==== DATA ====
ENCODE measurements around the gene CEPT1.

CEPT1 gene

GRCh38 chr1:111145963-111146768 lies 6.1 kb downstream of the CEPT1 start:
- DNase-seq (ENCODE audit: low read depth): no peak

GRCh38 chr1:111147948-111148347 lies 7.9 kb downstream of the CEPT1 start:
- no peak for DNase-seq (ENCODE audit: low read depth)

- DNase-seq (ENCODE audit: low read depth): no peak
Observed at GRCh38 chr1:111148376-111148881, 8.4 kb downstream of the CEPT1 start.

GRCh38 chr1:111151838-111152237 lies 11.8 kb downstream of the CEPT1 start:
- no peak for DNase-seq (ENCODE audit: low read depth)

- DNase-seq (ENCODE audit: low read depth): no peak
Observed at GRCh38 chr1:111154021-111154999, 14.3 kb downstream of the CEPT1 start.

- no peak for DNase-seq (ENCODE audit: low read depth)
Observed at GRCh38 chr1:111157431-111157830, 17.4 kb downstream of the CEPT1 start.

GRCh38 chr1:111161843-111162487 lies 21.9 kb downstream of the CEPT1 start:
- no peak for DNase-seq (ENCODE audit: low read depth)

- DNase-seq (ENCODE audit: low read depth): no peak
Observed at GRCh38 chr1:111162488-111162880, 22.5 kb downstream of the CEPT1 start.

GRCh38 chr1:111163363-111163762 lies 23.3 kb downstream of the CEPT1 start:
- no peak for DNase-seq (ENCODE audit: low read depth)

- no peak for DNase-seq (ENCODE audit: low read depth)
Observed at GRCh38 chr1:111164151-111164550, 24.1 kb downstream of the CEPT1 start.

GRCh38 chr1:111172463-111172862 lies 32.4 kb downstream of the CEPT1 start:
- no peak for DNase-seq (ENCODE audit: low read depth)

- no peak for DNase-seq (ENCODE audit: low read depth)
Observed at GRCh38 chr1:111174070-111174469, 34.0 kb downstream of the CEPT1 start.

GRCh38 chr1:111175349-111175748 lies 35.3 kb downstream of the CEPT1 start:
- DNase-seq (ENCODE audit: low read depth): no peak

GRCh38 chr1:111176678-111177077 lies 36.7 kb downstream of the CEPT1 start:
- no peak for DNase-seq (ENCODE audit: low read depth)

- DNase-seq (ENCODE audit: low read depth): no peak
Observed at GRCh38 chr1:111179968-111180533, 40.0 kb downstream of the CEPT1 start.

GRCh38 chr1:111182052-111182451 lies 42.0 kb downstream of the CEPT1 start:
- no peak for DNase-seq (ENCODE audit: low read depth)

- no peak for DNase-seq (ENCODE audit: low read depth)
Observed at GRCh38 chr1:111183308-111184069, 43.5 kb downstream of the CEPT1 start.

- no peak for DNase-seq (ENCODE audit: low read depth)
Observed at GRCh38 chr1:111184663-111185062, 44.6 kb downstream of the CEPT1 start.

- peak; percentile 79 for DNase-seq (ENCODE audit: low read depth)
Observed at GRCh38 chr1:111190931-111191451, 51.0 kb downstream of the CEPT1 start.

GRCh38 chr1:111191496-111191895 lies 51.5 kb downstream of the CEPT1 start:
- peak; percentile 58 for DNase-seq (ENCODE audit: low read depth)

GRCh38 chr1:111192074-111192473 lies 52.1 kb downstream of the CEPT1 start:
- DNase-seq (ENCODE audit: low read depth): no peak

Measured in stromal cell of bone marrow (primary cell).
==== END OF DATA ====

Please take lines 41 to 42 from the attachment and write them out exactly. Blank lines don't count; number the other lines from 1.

GRCh38 chr1:111191496-111191895 lies 51.5 kb downstream of the CEPT1 start:
- peak; percentile 58 for DNase-seq (ENCODE audit: low read depth)